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Higher Ed Round-Up - University Grants Commission (UGC), Fostering Reforms in Higher Education

07 June, 2022

About UGC

Soon after Independence, the University Education Commission was set up in 1948 under the Chairmanship of Dr S Radhakrishnan to report on Indian university education and suggest improvements and extensions that might be desirable to suit the present and future needs and aspirations of the country.

In 1952, the Union Government decided that all cases pertaining to the allocation of grants-in-aid from public funds to the central universities and other universities and institutions of higher learning might be referred to the University Grants Commission (UGC). Consequently, the UGC was formally inaugurated by the late Shri Maulana Abul Kalam Azad, the then Minister of Education, Natural Resources and Scientific Research on 28 December 1953. The UGC, however, was formally established only in November 1956 as a statutory body of the Government of India through an Act of Parliament for the coordination, determination, and maintenance of standards of university education in India. The head office of the UGC is located at Bahadur Shah Zafar Marg in New Delhi.

Fostering Reforms in Higher Education

With the announcement of the National Education Policy (NEP) 2020, the challenges also have increased manifold as the Government expects the education sector to meet the aspirations of the policy within a stipulated time. However, as every good thing makes its way, all educational bodies (Central and State) are trying their best to implement the NEP effectively and efficiently at the earliest. UGC, being the apex body to look at the coordination, determination, and maintenance of standards of university education in India, has raised to the occasion. One can see the results of the same through the announcements made by Prof Mamidala Jagadesh Kumar, Chairman, UGC almost every alternate day.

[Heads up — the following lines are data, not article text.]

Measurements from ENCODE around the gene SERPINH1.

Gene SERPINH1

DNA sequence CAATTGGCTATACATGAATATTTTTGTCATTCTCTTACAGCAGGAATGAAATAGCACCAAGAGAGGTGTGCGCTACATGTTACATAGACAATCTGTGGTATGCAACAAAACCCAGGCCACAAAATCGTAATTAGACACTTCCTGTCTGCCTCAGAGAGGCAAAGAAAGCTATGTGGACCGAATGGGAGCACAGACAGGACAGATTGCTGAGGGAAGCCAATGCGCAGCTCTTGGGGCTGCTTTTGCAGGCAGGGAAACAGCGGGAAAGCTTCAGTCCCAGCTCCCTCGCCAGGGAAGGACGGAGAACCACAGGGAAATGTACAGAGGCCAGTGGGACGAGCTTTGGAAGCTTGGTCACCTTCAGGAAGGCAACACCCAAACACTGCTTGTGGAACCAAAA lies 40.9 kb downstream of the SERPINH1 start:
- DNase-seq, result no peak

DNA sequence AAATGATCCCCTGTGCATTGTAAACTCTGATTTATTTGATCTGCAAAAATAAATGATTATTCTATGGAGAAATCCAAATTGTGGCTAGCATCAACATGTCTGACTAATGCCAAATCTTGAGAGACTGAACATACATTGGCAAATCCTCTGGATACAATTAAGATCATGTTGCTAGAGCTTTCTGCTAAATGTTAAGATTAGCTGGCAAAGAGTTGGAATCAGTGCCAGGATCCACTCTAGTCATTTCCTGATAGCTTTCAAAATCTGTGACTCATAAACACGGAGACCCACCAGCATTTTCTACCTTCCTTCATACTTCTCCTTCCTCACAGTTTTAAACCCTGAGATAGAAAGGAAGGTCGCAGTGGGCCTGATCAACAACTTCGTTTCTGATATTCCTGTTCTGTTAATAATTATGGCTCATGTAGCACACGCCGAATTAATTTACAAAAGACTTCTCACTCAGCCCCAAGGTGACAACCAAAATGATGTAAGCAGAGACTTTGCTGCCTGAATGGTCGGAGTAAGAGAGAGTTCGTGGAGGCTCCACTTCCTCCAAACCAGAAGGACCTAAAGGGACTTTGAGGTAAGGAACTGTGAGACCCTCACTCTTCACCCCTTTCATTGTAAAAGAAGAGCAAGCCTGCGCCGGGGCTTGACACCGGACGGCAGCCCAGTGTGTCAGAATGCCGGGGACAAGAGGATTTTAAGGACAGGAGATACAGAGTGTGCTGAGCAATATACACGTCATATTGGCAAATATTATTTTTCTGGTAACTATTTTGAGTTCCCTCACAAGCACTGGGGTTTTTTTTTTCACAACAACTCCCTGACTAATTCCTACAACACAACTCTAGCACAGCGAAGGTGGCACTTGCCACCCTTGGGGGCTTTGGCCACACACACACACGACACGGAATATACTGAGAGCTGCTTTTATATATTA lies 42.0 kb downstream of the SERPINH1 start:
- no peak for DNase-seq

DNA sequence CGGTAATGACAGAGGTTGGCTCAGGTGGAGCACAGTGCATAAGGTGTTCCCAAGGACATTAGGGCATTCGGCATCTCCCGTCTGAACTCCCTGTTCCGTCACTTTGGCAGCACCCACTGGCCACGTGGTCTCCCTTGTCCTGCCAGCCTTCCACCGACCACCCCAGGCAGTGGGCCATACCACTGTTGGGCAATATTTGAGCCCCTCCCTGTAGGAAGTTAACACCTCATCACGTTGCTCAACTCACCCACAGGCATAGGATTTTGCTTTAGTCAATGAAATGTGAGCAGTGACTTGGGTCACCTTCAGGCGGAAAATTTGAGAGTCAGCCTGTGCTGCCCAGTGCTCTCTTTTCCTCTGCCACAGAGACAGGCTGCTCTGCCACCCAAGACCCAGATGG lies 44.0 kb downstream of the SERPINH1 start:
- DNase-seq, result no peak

To help the student community and other readers, we have collated the top ten latest and most important announcements by UGC. This article is a primer to the announcements by UGC on Higher Education reforms. (Links to the news articles given under the heading, sources):

  1. Tweaking the National Higher Education Qualifications Framework (NHEQF) - The UGC will alter the learning assessment parameters in the draft National Higher Education Qualification Framework (NHEQF) to bring continuity with the National Skill Qualification Framework. The changes have also been aimed at networking it to fit in the four-year undergraduate programme.
  2. Comprehensive norms to reduce psychological distress among students - “The key challenge lies in creating institutionalised practices that can ensure protection to students from any threat and assault, physical, social, discriminatory, cultural, and linguistic causing distress among students”, says UGC.
  3. Relaxation of regulations to set up more open universities in India - According to this amendment, the requirement of 40 to 60 acres of land for setting up an open university has been reduced to developed land of just 5 acres. UGC Chairman, M Jagadesh Kumar, in a statement, said, “the idea behind this reform is to promote more institutions in distance/online mode education without being limited by the availability of developed land for the institution. Earlier, the minimum land required for such institutions was 40-60 acres which will be very difficult to procure in cities and hilly areas. This has now been reduced to 5 acres of developed land”.